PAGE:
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Creating data products is not easy
I was reading recently a very interesting article on O’Reilly’s blog: Designing great data products. I thought it would be good to summarise it and add some of my own thoughts, since it touches upon some of the themes that I am also covering in my work.
The blog discusses the issue of using data science to create products. One of the main issues in the design of data products, is that data scientists, quite often, do not have good business understanding. At the same time, people responsible for coming up with the products, e.g. product managers, might not be very familiar with the possibilities and limitations of machine learning.
This can not only cause a bottleneck, but it can also be a way to lose time and resources by chasing the wrong things. For example, many times data scientists might focus on projects with no relevant business application. Or a product manager might try to create a product around a predictive model, which is impossible to make it work (e.g. because the data might not be right).
Data products, data roles and processes
For this reason, there are many solutions that have been proposed from time to time. One such solution, is to create new roles. For example, I have proposed in the past that a new role could be created: the data science architect. Other people have talked about the role of a data science product manager. That is a product manager with some understanding of data science, or the opposite (a data science with some understanding of product).
The solution that Jeremy Howard, Margit Zwemer and Mike Loukides outlined in their article on O’Reilly’s blog is to the drivetrain process. I find their view very interesting, because I am a big fan of processes. If you go to the Tesseract Academy‘s webpage, on the tools section, you will find some useful ones, like the Data Science Project Assessment Questionnaire and the DS10 Questionnaire.
These kinds of tools help you put a project into perspective. Furthermore, they can help a manager really own the project, and understand the risks associated with it, and how to deal with them. So, the drivetrain approach is one such process/tool. So, what is it about?
The drivetrain approach
The drivetrain approach is broken down into the following simple steps
- Define an objective
- Understand the levers: what inputs can you control?
- What data can you collect?
- Model the levers in order to understand how they affect the objective.
The final step, which is not shown in the picture, is to optimise the model, in order to understand what is the best way to affect the levers. The process is really simple, and it has many commonalities with a process I have talked about in the past: the predict-and-optimise framework. The authors of the drivetrain approach call this the “model assembly line”.
So, for example, let’s say that you want to use this approach to build a recommender system. The first thing you want to do is to define the objective. Do you want to improve sales? Customer retention? Serendipity? What exactly? In the example in the article, the authors define the objective as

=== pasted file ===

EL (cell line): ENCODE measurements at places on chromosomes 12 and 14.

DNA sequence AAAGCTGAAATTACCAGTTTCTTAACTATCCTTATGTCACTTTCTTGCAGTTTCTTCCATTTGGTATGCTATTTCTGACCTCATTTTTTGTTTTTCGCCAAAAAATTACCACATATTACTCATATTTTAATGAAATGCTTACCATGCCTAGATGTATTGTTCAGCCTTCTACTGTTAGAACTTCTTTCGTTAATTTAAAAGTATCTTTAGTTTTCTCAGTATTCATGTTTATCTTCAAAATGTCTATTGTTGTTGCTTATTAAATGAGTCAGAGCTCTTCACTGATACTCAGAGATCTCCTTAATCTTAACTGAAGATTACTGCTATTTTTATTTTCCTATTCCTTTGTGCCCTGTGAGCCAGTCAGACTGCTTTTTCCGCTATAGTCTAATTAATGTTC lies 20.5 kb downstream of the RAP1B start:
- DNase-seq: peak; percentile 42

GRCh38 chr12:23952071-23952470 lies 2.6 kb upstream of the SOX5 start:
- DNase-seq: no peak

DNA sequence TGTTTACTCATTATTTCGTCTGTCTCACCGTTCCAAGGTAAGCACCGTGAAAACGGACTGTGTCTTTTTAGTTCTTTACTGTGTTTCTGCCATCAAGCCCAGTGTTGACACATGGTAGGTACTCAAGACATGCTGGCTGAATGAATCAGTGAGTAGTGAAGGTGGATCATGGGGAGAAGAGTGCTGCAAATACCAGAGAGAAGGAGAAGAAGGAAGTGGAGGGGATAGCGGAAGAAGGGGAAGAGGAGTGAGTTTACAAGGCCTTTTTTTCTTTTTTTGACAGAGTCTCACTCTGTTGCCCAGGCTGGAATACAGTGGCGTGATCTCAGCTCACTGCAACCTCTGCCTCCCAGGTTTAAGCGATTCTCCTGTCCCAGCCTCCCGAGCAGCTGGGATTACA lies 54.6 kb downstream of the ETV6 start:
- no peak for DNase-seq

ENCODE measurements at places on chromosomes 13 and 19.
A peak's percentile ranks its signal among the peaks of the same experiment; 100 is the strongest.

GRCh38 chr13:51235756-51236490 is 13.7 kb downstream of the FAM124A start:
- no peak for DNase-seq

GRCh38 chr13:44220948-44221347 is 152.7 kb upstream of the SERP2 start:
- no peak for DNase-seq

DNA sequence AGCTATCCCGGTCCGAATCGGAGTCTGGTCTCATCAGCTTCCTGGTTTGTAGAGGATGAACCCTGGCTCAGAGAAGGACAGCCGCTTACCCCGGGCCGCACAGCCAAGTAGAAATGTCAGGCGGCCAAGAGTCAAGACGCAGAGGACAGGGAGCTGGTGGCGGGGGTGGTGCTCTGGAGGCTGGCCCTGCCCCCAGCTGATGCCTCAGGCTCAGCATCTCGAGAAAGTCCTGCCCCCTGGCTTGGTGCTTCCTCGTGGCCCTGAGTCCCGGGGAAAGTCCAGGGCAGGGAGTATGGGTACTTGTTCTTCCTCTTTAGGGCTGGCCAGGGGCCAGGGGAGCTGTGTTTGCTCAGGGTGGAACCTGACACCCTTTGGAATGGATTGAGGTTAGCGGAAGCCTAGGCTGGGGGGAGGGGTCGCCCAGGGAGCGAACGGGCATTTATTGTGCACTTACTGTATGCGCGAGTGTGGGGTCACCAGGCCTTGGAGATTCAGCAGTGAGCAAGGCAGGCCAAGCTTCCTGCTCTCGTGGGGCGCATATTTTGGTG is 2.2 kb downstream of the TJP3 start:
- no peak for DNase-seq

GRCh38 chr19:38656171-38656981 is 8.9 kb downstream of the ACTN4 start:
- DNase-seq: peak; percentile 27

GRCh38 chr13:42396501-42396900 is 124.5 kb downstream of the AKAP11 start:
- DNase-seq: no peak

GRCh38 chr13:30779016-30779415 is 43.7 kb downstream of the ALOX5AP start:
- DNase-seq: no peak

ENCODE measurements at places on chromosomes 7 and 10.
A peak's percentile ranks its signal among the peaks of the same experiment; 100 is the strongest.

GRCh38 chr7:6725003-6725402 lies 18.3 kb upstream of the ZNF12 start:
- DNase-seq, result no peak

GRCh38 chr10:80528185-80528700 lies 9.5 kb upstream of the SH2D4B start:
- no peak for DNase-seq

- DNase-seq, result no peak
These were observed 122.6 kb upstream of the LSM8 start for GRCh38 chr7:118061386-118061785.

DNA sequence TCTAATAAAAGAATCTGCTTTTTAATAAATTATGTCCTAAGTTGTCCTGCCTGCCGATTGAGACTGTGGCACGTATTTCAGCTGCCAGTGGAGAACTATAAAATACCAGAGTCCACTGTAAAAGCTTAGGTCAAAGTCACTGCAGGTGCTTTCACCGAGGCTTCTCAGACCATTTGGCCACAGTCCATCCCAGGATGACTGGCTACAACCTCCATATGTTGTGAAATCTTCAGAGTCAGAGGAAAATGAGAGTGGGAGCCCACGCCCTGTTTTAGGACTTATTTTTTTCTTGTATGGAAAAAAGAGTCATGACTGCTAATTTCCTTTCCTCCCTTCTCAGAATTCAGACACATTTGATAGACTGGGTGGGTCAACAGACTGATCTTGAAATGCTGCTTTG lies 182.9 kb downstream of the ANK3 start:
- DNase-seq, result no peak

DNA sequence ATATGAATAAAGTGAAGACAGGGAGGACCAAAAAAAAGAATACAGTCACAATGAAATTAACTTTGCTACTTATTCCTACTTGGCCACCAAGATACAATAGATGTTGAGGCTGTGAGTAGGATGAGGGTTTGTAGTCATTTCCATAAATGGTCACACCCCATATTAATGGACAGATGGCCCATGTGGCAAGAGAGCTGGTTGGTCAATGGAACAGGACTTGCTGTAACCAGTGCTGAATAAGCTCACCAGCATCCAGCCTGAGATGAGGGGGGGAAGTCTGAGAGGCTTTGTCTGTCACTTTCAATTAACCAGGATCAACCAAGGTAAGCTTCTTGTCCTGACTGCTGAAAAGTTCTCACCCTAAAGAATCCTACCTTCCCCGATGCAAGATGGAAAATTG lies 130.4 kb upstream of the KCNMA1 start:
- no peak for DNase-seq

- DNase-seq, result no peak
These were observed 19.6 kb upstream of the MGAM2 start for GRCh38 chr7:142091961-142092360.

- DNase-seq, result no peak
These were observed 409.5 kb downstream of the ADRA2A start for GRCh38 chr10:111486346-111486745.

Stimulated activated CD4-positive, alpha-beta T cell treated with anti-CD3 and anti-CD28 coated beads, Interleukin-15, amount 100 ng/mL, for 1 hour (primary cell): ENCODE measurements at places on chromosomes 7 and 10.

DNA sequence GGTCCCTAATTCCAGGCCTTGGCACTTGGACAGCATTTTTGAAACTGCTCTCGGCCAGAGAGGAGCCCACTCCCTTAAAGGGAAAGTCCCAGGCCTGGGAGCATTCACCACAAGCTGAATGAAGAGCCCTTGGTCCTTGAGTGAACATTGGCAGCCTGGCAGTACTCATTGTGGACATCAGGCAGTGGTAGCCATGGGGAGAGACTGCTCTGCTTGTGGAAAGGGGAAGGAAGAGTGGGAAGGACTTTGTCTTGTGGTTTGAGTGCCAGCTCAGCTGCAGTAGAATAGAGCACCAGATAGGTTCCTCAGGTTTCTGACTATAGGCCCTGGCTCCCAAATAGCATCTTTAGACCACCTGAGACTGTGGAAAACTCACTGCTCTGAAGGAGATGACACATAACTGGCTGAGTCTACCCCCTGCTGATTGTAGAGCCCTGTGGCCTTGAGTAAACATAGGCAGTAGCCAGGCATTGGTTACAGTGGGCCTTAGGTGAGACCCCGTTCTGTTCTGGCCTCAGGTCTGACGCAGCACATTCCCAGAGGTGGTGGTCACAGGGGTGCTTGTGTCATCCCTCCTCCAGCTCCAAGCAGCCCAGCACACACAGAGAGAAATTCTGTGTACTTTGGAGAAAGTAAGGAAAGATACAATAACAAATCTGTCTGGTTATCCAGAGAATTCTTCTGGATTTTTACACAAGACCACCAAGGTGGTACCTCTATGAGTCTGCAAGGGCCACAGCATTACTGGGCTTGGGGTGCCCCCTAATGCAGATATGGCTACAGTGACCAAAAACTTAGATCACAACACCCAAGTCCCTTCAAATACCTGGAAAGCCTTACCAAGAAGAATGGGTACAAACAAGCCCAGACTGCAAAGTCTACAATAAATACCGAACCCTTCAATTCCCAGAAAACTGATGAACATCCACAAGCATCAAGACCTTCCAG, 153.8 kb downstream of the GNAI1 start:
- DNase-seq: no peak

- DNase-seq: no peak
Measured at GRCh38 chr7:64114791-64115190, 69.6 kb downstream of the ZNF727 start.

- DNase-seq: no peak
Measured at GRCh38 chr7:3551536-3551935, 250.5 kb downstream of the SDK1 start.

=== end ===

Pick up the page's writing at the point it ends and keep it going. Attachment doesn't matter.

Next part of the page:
“The objective of a recommendation engine is to drive additional sales by surprising and delighting the customer with books he or she would not have purchased without the recommendation.”
This is a very good objective. The lever that you can control, is the ranking of the recommendations. Regarding the data, you have access to the user’s information, and what they’ve looked in the past. However, we have to look into other matters as well.
For example, not all customers share the same price elasticity. Also, some customers might be annoyed if the recommendations are highly irrelevant. Finally, we want to make sure that we are recommending items that the users were not going to buy anyway. Otherwise, we are recommending the obvious.
All these goals can be added into the mix of the modeller, and then we optimise the levers in order to get recommendations that can satisfy all of them.
So, is the drivetrain approach good?
I think that the drivetrain approach is a good way to think about problems in data science, and how you can translate those into products that have business impact. It is similar to the predict-and-optimise framework I’ve discussed in the past.
My opinion is that, while this process is useful, the most important thing is that a company has a process in the first place. There are many factors that involved in a data science project, and the fact that there are also, usually, different specialisms and departments involved, make things even more complicated. A single data product might need the development team, the data science team, product managers, and a direct line of communication with upper management.
A process can help keep everyone on the same track, or at least communicate so that everyone is on the same page. This might sound simple and basic, but it’s really not. Usually, different departments have different assumptions about how things should be done, and quite often, this can lead to disaster.
The drivetrain approach, or the PAO framework or something like CRISP-DM can help companies better understand how data science projects and data products should be structured. So, it is highly recommended that you find a process that works for you, and try to apply it.